Recently, laser devices have been used as an alternative treatment modality for GSM. The therapy has been tested in smaller clinical trials with mixed results, and many of the studies have shown positive results. However, longer term safety and efficacy studies are needed before laser treatments can be recommended as a standard therapy for GSM.
North American Menopause Society - www.menopause.org
- Palma F., Volpe A., Villa P, Cagnacci, . Maturitas. Vaginal atrophy of women in postmenopause. Results from a multicentric observational study. Marturitas. 2016; 83:40-4.
- Shifren, Jan L. Genitourinary Syndrome of Menopause. Clin Obstet Gynecol. 2018 Sep;61(3):508-516.
- Simon J.A., Nappi R.E., Kingsberg S.A., Maamari R., Brown V. Clarifying Vaginal Atrophy's Impact on Sex and Relationships (CLOSER) survey: emotional and physical impact of vaginal discomfort on North American postmenopausal women and their partners. Menopause. 2014; 21: 137-142
- Vaginal atrophy of women in postmenopause. Results from a multicentric observational study: The AGATA study. Palma F, Volpe A, Villa P, Cagnacci A. Maturitas. 2016;83:40–44.
- The North American Menopause Society (NAMS). The 2020 genitourinary syndrome of menopause position statement of The North American Menopause Society. Menopause. 2020 Sep;27(9):976-992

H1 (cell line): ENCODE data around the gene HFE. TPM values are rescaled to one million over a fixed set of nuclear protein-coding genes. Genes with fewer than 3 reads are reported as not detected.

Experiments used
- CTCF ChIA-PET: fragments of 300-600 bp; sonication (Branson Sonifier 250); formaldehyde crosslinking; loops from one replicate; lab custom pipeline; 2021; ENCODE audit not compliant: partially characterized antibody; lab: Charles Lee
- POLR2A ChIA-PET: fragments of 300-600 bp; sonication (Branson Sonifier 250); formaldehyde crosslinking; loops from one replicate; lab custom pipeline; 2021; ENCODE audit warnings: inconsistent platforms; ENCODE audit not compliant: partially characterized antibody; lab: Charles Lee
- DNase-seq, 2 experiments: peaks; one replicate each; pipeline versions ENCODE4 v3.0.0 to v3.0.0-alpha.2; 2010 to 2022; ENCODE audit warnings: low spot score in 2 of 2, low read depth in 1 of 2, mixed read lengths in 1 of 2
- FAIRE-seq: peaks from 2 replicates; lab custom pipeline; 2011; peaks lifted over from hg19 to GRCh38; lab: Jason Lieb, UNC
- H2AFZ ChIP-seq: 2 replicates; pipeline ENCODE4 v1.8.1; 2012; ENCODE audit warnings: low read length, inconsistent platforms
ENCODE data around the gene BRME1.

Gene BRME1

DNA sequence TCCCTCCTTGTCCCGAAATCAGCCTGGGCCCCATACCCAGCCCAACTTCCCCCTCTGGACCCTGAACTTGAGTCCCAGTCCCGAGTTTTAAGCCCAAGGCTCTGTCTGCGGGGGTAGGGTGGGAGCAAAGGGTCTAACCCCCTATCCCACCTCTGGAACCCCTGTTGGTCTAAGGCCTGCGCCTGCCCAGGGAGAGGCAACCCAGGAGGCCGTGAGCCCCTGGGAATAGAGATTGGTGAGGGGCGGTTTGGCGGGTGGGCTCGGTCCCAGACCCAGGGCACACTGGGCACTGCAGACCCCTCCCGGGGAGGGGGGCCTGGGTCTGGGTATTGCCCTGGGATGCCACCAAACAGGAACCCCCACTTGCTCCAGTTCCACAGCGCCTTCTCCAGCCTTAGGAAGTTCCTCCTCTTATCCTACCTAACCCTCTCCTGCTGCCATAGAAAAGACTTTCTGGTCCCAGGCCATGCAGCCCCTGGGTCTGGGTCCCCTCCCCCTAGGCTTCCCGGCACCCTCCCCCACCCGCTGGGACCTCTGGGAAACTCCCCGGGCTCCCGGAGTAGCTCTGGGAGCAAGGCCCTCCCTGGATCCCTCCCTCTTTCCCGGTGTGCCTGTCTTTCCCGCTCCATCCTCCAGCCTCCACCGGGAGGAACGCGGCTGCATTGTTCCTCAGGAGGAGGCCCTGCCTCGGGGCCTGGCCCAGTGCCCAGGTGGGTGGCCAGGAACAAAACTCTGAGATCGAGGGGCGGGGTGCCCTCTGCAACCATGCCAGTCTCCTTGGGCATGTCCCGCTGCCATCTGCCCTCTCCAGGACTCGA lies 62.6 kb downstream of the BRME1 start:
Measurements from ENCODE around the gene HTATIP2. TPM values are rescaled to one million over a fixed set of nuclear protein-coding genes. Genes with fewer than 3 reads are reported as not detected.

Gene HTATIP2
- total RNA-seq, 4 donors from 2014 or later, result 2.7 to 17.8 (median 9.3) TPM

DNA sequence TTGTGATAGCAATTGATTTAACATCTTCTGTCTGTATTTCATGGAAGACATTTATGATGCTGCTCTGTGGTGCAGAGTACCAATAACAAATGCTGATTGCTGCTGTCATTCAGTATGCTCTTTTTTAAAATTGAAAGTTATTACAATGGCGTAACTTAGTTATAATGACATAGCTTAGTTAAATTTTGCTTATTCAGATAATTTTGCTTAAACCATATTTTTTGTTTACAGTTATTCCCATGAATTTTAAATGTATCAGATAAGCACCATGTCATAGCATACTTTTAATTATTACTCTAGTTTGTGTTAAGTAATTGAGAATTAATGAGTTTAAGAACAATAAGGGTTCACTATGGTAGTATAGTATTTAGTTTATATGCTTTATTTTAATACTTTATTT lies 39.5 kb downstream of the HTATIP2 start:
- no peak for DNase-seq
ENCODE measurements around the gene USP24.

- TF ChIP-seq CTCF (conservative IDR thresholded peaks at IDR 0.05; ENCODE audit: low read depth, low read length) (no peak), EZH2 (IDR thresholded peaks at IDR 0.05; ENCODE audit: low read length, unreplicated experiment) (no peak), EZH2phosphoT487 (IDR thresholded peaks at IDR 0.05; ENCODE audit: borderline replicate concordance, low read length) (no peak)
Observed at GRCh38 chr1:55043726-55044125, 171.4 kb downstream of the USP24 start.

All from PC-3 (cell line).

- Portman D.J., Gass M.L. Vulvovaginal Atrophy Terminology Consensus Conference Panel Genitourinary syndrome of menopause: new terminology for vulvovaginal atrophy from the International Society for the Study of Women's Sexual Health and The North American Menopause Society. Maturitas. 2014; 79: 349-354
- Panzer C, Wise S, Fantini G, Kang D, et. al. Impact of oral contraceptives on sex hormone binding globulin and androgen levels: a retrospective study in women with sexual dysfunction. J Sex Med. 2006;3:104-13.
- Burrows, LJ, Goldstein AT. The treatment of vestibulodynia with topical estradiol and testosterone. Sex Med. 2013;1:30-33.
- Nilsson K, Risberg B, Heimer G. The vaginal epithelium in the post menopause - cytology, histology, and pH as methods of assessment. Maturitas 1995;21:51-56.
- Crandall C, Hovey K, Andrews C, et.al. Breast cancer, endometrial cancer, and cardiovascular events in participants who use vaginal estrogen in the women’s health initiative observational study. Menopause. 2018; 25(1):11-20.